The Situationist

Posts Tagged ‘law and psychology’

Self-Control and Crime

Posted by The Situationist Staff on August 1, 2012

Rebecca E. Hollander-Blumoff has recently posted her excellent paper, “Crime, Punishment, and the Psychology of Self-Control” (Emory Law Journal, Vol. 61, No. 501, 2012) on SSRN.  Here’s the abstract:

Criminal law rests on the assumption that individuals — most of the time — have free will. They act in ways that they choose to act, exercising control over their own behavior. Despite this central role of free will and self-control in the conceptualization of criminal responsibility, criminal law scholars have not, to date, considered the implications of decades of research in social psychology on the mechanisms of self-control. This article suggests that examining current social psychology research on self-control offers a novel way to amplify our thinking about crime and punishment, helping to make sense of the way that the law has developed, casting doubt on the descriptive validity of legal perspectives on self-control and crime, and offering potential guidance as we think about appropriate levels of culpability and punishment.

Two important broad insights come from examining this psychological research. First, by considering self-control failure at the micro level — in a particular moment of action or inaction — psychological research on self-control helps uncouple self-control questions from broader questions about the existence of free will. The roots of failure to control one’s behavior, important though they may be, are separate from the question of an individual’s ability to do so at a specific time and place. Psychology’s robust findings on the fine-grained aspects of self-control suggest that self-control is a concept with meaning and usefulness for the law, regardless of one’s viewpoint about the existence of free will. Second, taking psychological research on self-control seriously indicates that criminal law may vastly underdescribe the scope of situations in which an individual lacks the ability to control her actions. That is, acts that the law calls “uncontrolled” are a mere subset of the behavior that psychology would call “uncontrolled.” The mismatch between the scope of self-control as described by psychology and criminal law helps to highlight that notions of self-control in the law are inherently constructed by the law itself, rather than reflecting some empirical reality, and that any efforts to define and understand the concept and role of self-control in law as purely positive, rather than normative, are misguided.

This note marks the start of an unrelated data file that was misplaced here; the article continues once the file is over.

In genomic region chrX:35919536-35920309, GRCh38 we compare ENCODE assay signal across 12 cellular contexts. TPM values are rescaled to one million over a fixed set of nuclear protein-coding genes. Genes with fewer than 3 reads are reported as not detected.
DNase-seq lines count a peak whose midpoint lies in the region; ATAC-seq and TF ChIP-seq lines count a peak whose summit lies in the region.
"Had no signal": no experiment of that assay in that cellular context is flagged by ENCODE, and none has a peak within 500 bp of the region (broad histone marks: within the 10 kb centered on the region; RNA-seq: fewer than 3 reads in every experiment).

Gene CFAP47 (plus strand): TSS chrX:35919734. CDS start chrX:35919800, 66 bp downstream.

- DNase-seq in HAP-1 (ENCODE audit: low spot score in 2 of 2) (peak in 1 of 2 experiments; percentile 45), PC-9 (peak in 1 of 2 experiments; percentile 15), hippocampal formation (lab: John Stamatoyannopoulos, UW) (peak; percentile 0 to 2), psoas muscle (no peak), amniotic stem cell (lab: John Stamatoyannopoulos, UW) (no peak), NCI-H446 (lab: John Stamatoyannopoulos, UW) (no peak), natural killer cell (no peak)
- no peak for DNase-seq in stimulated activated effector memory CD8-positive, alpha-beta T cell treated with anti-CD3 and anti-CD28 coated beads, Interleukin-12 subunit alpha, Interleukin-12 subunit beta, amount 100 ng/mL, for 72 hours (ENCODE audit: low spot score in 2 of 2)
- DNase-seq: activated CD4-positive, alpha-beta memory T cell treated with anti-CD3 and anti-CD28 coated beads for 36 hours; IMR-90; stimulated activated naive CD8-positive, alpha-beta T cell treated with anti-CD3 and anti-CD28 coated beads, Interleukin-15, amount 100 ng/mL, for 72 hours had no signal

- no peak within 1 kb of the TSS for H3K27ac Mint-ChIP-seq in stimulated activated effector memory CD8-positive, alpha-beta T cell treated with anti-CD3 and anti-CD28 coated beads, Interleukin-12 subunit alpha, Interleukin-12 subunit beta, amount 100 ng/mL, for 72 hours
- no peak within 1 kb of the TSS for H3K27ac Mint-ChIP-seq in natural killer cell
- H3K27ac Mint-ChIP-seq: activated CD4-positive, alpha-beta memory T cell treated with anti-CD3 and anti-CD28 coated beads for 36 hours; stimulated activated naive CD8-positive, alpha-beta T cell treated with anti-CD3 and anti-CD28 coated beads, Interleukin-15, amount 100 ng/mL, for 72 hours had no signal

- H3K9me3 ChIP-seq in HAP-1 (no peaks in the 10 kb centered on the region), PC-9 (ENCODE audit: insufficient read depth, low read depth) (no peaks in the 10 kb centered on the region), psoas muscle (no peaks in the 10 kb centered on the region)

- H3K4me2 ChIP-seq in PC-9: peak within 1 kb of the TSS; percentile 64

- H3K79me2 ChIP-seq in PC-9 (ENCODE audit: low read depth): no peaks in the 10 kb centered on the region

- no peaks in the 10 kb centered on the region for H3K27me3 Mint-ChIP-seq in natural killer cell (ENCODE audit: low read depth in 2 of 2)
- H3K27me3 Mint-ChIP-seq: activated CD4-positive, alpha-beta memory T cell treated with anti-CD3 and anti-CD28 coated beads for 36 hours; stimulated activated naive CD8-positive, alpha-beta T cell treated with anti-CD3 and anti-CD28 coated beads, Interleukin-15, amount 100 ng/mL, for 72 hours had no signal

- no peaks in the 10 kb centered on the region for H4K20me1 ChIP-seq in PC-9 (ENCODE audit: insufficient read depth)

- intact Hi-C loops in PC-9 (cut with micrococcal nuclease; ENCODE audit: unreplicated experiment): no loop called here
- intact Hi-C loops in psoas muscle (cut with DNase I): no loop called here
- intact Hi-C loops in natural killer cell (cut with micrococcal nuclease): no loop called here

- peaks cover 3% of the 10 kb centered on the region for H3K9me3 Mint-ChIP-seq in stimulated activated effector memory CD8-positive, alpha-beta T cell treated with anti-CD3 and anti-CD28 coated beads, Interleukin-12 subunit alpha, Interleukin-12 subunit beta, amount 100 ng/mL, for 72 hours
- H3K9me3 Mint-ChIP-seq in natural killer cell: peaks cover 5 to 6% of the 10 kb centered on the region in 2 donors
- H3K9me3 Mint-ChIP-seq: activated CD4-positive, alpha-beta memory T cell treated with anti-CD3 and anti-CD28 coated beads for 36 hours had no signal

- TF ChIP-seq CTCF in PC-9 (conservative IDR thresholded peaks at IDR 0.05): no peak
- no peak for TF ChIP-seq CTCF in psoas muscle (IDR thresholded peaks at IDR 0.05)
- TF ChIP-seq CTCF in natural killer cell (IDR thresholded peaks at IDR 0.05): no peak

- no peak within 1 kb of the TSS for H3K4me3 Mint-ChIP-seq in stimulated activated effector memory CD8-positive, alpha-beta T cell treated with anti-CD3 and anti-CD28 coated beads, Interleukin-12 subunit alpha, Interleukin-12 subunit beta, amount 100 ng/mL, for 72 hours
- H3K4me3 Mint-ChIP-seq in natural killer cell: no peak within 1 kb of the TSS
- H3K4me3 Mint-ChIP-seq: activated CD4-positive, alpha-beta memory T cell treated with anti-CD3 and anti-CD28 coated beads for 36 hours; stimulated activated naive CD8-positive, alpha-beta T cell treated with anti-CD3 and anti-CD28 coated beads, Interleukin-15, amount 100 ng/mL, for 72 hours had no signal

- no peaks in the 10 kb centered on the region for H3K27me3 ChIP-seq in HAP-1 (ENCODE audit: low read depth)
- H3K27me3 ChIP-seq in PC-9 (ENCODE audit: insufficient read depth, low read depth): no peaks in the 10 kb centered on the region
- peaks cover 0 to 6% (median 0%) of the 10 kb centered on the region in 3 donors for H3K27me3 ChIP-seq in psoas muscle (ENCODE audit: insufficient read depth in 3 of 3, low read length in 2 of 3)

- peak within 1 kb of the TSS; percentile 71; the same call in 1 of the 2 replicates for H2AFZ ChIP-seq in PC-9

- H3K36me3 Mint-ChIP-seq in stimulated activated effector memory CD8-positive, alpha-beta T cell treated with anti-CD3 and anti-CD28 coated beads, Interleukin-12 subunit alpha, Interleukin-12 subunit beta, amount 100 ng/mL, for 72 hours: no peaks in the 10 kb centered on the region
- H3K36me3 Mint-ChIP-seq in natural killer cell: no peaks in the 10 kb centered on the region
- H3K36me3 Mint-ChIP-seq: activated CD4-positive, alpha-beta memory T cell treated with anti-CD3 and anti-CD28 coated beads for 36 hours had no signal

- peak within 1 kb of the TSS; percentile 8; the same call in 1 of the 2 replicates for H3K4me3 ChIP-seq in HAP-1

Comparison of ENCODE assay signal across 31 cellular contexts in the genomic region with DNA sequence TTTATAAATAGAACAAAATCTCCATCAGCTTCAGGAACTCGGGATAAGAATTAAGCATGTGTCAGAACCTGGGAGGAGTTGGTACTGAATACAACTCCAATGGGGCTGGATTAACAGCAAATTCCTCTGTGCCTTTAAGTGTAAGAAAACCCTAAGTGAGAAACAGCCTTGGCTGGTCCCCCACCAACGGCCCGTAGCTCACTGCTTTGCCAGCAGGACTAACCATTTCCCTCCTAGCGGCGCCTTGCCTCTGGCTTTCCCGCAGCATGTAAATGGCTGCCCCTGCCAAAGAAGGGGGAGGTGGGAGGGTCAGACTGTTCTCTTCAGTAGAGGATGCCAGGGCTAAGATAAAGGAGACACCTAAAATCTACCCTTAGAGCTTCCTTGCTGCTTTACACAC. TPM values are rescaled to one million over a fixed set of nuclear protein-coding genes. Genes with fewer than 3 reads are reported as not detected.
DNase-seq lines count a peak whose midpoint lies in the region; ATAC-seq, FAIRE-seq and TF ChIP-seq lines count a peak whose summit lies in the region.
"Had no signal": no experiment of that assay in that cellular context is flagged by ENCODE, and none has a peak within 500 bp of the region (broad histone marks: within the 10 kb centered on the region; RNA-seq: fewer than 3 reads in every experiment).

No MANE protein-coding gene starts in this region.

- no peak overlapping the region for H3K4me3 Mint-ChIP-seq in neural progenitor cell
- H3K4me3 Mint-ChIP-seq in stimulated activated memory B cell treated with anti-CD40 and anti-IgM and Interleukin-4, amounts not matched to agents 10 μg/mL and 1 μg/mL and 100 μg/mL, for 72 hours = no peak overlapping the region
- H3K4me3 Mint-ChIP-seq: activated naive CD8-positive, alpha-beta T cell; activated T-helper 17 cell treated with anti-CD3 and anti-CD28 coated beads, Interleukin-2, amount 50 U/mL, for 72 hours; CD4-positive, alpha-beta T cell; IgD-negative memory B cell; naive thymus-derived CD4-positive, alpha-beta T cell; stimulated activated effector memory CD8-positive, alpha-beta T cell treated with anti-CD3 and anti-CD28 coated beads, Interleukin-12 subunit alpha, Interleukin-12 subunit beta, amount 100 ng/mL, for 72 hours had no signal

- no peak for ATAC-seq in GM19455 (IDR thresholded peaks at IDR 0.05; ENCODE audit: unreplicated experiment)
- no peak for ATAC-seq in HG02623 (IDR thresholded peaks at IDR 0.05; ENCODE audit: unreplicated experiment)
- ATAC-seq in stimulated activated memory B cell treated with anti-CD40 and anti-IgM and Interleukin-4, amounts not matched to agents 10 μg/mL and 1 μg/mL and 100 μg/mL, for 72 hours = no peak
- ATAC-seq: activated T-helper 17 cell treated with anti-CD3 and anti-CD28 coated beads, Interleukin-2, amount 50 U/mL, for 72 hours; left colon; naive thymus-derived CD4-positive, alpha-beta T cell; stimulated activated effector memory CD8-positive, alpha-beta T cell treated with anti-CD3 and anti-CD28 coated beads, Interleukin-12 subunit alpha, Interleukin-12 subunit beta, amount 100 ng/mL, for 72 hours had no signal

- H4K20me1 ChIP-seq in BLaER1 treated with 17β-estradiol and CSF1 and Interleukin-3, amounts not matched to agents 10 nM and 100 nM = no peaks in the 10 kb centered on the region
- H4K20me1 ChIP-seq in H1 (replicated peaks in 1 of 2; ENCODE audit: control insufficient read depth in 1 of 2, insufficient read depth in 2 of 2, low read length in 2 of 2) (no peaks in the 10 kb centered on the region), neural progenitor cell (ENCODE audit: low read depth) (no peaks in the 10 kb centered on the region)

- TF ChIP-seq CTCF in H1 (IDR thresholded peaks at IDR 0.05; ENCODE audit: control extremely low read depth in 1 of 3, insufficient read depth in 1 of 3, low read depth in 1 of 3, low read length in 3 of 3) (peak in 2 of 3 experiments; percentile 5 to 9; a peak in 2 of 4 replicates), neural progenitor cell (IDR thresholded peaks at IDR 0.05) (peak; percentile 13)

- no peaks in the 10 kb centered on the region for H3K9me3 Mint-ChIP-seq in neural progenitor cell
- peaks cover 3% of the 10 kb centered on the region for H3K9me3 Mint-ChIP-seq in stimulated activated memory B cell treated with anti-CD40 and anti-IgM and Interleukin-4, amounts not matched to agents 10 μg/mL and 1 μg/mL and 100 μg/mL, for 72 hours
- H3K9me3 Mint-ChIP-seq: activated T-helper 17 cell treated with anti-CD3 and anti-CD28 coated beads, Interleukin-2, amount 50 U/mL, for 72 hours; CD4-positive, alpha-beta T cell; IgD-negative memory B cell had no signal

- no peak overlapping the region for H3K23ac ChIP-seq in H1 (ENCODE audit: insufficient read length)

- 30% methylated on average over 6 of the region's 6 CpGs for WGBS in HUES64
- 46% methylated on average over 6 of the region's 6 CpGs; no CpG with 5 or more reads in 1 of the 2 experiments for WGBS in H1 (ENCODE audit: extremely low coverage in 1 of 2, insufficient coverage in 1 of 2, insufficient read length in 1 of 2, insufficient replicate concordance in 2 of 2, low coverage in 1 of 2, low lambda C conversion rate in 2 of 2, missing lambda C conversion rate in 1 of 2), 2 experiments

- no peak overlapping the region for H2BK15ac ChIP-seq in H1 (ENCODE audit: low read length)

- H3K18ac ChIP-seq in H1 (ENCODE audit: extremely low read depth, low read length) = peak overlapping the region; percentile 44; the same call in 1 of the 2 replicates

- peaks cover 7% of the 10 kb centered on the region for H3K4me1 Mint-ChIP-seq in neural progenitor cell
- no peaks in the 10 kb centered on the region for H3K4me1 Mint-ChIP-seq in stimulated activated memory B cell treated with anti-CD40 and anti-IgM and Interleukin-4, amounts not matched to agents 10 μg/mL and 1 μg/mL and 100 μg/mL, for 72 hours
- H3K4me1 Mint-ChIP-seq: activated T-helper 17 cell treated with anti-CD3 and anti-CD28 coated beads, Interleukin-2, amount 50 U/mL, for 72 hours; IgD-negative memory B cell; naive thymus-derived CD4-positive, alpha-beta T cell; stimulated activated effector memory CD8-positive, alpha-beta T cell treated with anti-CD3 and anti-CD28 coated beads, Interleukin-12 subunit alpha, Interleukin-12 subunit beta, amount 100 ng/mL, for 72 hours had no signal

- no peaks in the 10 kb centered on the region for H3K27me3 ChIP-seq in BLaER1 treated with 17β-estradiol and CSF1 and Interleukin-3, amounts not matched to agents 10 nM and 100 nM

Related Situationist posts:

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Posted in Abstracts, Law, Morality, Social Psychology | Tagged: , , , , | Leave a Comment »

The Situation of the Self

Posted by The Situationist Staff on June 28, 2012

Rebecca Hollander-Blumoff recently posted her intriguing article, “Law and the Stable Self”  (published in the St. Louis University Law Journal, Vol. 54, No. 1173, 2010) on SSRN.  Here is the abstract.

In this Article, I examine several findings in social psychology related to individuals’ preferences, and I explore how those findings subvert the Enlightenment vision of a stable and knowable self in ways that are quite relevant to law. I first explore one well-known finding in the cognitive bias literature, the status quo bias, and marshal some of the research suggesting ways in which this bias may affect individuals’ behavior vis-a-vis legal systems. Second, I discuss the potential ways in which temporal construal research-research on the way in which individuals see things differently depending on the time frame in which the events will occur-may relate to legal systems. Finally, I address how well some of the fundamental premises of our litigation system dovetail with psychological research on what individuals want. Our civil legal system is predicated on the recovery of money for harm done, but research suggests that money damages may be inadequate to meet some basic human desires.

Download the article for free here.

Sample of related Situationist posts:

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Posted in Abstracts, Law, Legal Theory, Social Psychology | Tagged: , , , , | Leave a Comment »

Situationist Torts Earns Top 10 SSRN Ranking for Law and Psychology and Legal Education

Posted by The Situationist Staff on July 11, 2008

Situationist contributors Jon Hanson and Michael McCann recently posted on SSRN a draft of their forthcoming law review article, Situationist Torts, 41 Loyola of Los Angeles Law Review _ (forthcoming, 2008). SSRN has announced its Law & Psychology Top Ten and Legal Education Top Ten lists and Situationist Torts placed in the top 10 on both lists.

To download Situationist Torts for free click here. That link will direct you to the abstract and various download options.

Update: Situationist Torts has also earned a top 10 spot on SSRN’s Legal History Top Ten.

Posted in Education, Law, Legal Theory | Tagged: , , , , , , | Leave a Comment »

 
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